Delaware reports spike in opioid overdoses after data indicated downward trend

Drug cocktails are causing users to have difficulty breathing and hallucinations, officials say.

Lt. Gov. Bethany Hall-Long speaks

Lt. Gov. Bethany Hall-Long speaks at Monday's atTAcK Addiction media campaign kickoff where the nonprofit will be using messaging to persuade all Delawareans that they all have a role in reducing the impact of the opioid crisis. (Sarah Mueller/WHYY News)

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Areas in Delaware are seeing a spike in opioid overdoses just weeks after state officials expressed optimism that overdoses were trending down.

As of May 5, there have been 96 suspected overdoses in Sussex County and 55 in Kent County this year, according to Delaware State Police and health officials. There have been six fatalities presumed to be caused by opioid overdoses. The majority of overdoses in Sussex occurred in the area of Georgetown, Millsboro and Milford.

The Delaware National Guard, enlisted by the Delaware Department of Health and Social Services to test packages causing the suspected overdoses, found a mixture of drugs, including synthetic opioid fentanyl, animal tranquilizer xylazine and bromazolam, a benzodiazepine that acts like a sedative.

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Jill Fredel, spokesperson for atTAcK Addiction, a nonprofit that teaches young people about addiction, said, “It’s kind of like a Frankenstein concoction.”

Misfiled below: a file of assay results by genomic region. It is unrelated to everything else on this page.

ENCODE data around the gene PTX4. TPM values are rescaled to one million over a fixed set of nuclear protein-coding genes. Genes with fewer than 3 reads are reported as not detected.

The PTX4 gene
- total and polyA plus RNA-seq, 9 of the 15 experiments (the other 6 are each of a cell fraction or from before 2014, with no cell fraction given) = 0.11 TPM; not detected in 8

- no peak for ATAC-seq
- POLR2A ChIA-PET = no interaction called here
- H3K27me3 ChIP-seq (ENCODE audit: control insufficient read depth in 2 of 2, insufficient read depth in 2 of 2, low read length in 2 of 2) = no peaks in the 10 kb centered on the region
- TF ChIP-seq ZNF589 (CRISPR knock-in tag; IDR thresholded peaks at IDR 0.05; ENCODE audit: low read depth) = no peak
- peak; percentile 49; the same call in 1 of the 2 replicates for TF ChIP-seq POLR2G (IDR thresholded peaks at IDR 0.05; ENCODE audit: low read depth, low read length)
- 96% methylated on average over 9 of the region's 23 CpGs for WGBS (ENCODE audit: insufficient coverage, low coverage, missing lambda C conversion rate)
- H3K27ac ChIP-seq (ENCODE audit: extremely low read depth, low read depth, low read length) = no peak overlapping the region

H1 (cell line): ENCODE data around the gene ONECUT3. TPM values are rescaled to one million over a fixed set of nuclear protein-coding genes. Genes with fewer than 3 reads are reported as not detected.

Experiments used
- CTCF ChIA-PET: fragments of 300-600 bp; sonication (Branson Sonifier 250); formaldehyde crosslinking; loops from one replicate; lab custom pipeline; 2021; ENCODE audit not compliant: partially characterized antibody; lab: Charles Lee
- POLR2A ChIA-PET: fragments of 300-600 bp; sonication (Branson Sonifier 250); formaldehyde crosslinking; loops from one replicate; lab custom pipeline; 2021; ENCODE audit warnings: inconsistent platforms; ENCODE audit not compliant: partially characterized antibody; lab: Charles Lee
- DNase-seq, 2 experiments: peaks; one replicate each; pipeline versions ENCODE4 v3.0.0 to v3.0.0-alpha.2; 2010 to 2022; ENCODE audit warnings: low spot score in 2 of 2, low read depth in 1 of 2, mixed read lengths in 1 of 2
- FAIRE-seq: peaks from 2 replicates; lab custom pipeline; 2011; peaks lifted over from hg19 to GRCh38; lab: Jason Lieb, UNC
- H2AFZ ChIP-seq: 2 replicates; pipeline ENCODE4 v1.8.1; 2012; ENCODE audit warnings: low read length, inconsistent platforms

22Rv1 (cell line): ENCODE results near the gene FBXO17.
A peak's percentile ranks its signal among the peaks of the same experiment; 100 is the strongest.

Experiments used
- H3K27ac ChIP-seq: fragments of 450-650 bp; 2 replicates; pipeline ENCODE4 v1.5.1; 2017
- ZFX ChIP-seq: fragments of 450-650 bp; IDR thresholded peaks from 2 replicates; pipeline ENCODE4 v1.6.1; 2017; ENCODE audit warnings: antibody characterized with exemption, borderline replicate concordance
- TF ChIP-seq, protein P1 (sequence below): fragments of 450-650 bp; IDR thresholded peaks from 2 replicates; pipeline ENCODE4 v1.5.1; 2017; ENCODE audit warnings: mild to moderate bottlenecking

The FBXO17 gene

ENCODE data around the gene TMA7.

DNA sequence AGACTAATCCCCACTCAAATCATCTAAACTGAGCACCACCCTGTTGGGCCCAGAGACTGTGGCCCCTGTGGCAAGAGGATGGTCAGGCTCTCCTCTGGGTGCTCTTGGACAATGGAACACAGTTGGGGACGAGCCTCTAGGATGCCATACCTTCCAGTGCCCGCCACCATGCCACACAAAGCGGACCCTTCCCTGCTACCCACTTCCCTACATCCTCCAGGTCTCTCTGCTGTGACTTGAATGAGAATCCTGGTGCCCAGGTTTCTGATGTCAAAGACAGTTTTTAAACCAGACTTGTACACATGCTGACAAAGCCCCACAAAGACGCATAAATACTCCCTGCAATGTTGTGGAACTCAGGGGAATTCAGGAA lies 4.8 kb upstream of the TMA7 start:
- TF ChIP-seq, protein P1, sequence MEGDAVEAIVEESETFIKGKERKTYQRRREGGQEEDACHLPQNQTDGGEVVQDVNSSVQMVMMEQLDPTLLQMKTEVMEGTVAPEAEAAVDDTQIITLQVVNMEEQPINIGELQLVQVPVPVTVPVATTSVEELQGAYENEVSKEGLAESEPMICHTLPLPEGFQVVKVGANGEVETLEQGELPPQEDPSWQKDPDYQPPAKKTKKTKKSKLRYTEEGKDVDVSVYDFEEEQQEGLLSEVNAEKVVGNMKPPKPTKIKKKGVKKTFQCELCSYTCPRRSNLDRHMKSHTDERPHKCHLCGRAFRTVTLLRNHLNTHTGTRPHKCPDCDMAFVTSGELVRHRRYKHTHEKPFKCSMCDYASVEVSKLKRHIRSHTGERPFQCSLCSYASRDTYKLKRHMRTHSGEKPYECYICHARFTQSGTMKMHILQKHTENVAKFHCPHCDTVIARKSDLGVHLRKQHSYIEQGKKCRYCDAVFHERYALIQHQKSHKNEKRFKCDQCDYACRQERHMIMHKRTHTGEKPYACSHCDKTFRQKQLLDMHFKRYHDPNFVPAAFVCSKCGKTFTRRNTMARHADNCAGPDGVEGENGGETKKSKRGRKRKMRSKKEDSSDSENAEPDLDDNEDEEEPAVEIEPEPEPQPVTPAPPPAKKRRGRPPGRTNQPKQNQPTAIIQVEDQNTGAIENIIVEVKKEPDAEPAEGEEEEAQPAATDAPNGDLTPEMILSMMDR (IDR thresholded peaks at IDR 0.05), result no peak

“Hopefully this has gotten people worried that they don’t want to stumble across this, don’t want to use it,” she said. “We’re hoping that they will connect with atTAcK Addiction, or the Delaware helpline, or go to and get the connection to treatment that they really do need.”

Joanna Champney, director of the Delaware Division of Substance Abuse and Mental Health, said the addition of the benzodiazepine to the drug cocktail is causing people to have difficulty breathing, convulsions and hallucinations.

“We have been seeing these elevated symptoms, resulting in people needing to be intubated,” she said. “Sometimes being unconscious for several days.”

Fredel said DHSS is always exceedingly careful to not to release too much information about the package or dealer in case someone tries to find that batch.

Champney said they are educating drug users, people doing street outreach, medical providers and addiction treatment specialists to help them understand what’s in the drug supply.  She said they’ve also done an increased push to get Narcan, an overdose reversal medication, out to those who need it.

atTAcK Addiction also kicked off a statewide campaign Monday called “We’ve Got You,” which aims to highlight how all Delawareans can play a role in combating addiction. A news release said the campaign will feature radio, print, digital and social media ads in English and Spanish, and also messaging in convenience stores, at bus stops and inside buses. The group will also ask community partners to share prevention messages. It’s being funded by a $300,000 grant from Delaware’s Prescription Opioid Settlement Distribution Commission.

Last month, the Delaware Department of Health Social Services announced drug overdoses were slightly down for the first quarter of this year and for the first time in a decade. In 2023, there were 527 accidental drug overdose deaths, representing a 1.8% decrease compared to 2022.

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The state’s Forensic Science division reported 537 deaths in 2022 from drug and alcohol intoxication, an increase of about 4.3% from the 514 deaths in 2021.

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